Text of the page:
Another point, however, is that you’ve come all this way to enjoy yourself, and beyond taking some time to relax on your beautiful resort beach, that should include leaving and enjoying at least some of what Maui has to offer, which is a ton of things! There’s a volcano, a rainforest, 81 beaches, lava tubes, a winery, a brewery, a lavender farm, waterfalls, botanical gardens, historic sites, festivals, hiking trails, cloud forests, and a giant ocean containing millions of things to look at. Check it out. Explore. Otherwise, you’d be just as happy in Cancun for a fraction of the price.
Overuse Your Selfie Stick
Believe it or not, selfie sticks aren’t absolutely necessary for travel. In fact, I could make the argument that they’re absolutely necessary never. But if you insist on selfie-ing your way through Maui (or life, for that matter), please do your future self a favor and remember to set down your selfie stick in order to use your eyeballs to capture a ‘reverse selfie’, a term formerly known as looking.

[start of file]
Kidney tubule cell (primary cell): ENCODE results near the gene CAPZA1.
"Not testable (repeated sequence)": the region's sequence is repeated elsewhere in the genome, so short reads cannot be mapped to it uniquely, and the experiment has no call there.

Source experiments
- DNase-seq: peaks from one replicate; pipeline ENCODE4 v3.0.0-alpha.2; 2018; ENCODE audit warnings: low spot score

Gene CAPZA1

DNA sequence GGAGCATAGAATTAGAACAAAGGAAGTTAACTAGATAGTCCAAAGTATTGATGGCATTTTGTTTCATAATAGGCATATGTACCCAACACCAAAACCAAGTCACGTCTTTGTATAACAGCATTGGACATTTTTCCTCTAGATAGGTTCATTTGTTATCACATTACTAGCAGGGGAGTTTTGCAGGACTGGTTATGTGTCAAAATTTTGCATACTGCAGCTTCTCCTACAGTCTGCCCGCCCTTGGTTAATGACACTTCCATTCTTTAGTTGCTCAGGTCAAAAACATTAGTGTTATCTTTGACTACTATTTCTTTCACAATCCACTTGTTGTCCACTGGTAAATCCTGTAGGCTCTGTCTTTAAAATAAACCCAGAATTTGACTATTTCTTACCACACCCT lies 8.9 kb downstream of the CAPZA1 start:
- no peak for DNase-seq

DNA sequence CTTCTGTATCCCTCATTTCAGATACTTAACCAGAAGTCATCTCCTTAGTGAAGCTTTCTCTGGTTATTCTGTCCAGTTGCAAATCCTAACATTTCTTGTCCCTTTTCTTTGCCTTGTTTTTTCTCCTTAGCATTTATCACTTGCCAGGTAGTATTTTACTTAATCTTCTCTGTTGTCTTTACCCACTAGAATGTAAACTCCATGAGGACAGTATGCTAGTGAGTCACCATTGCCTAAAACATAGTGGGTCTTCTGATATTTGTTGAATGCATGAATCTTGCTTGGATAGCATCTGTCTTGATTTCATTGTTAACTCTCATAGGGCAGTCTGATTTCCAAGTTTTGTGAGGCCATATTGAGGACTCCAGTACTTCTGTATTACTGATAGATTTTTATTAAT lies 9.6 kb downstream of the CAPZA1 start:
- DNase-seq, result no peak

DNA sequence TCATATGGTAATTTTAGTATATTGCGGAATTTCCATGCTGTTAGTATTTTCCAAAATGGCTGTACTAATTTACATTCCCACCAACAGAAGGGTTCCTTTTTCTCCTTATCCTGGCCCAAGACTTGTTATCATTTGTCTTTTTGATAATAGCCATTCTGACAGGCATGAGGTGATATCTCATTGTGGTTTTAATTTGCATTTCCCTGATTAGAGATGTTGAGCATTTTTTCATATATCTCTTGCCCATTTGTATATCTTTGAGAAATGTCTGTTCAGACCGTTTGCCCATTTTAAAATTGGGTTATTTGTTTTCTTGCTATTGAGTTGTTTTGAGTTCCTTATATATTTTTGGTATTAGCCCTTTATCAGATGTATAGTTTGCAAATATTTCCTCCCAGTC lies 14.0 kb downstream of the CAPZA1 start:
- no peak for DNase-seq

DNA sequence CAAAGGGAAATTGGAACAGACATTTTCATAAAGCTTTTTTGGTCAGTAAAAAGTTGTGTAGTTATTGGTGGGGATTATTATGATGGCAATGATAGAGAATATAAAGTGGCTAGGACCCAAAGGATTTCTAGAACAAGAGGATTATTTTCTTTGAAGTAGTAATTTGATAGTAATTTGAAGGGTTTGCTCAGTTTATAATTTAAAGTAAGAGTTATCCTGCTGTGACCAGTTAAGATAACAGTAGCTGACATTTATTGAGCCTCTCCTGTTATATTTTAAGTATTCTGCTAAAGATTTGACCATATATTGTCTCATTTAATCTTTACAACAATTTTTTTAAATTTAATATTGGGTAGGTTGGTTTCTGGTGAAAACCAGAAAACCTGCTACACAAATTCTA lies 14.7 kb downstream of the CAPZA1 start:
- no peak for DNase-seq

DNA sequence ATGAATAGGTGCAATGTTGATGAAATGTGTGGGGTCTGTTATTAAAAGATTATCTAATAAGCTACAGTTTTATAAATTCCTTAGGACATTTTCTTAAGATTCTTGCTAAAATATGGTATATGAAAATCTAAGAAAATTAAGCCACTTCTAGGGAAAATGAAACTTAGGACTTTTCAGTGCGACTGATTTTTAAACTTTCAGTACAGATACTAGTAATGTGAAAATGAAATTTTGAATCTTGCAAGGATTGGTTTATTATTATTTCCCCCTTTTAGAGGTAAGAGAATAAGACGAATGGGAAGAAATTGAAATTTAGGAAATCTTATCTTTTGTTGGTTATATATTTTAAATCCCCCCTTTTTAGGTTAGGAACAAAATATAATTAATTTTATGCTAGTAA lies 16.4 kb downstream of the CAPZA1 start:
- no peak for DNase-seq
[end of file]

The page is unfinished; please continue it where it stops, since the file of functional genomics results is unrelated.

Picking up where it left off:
People will still believe you were here even if you aren’t the star of every photo you take. I promise.
Rely Too Heavily on a Guidebook
Guidebooks are a great tool for efficiently discovering some of the best things to do and see in a brand new place, but they aren’t meant to dictate your entire trip. If you only eat, drink, do, go and see the places listed in your guidebook, not only does that require a ton of planning and scheduling (vacation bummer alert), but it also narrows your chances of enjoying spontaneous sights and experiences. Make a note about the things you are most interested in, but leave some of your trip open to chance and local recommendations once you arrive. The scenery outside is much nicer than pages 40 to 47.